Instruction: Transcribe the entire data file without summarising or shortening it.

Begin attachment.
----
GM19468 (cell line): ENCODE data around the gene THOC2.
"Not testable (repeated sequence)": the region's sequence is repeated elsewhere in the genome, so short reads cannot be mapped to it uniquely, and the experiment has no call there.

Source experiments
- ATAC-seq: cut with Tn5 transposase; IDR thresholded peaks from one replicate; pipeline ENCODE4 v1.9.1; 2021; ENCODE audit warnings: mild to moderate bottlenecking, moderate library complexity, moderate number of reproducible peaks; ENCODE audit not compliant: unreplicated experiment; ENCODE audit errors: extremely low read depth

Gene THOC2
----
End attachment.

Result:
GM19468 (cell line): ENCODE data around the gene THOC2.
"Not testable (repeated sequence)": the region's sequence is repeated elsewhere in the genome, so short reads cannot be mapped to it uniquely, and the experiment has no call there.

Source experiments
- ATAC-seq: cut with Tn5 transposase; IDR thresholded peaks from one replicate; pipeline ENCODE4 v1.9.1; 2021; ENCODE audit warnings: mild to moderate bottlenecking, moderate library complexity, moderate number of reproducible peaks; ENCODE audit not compliant: unreplicated experiment; ENCODE audit errors: extremely low read depth

Gene THOC2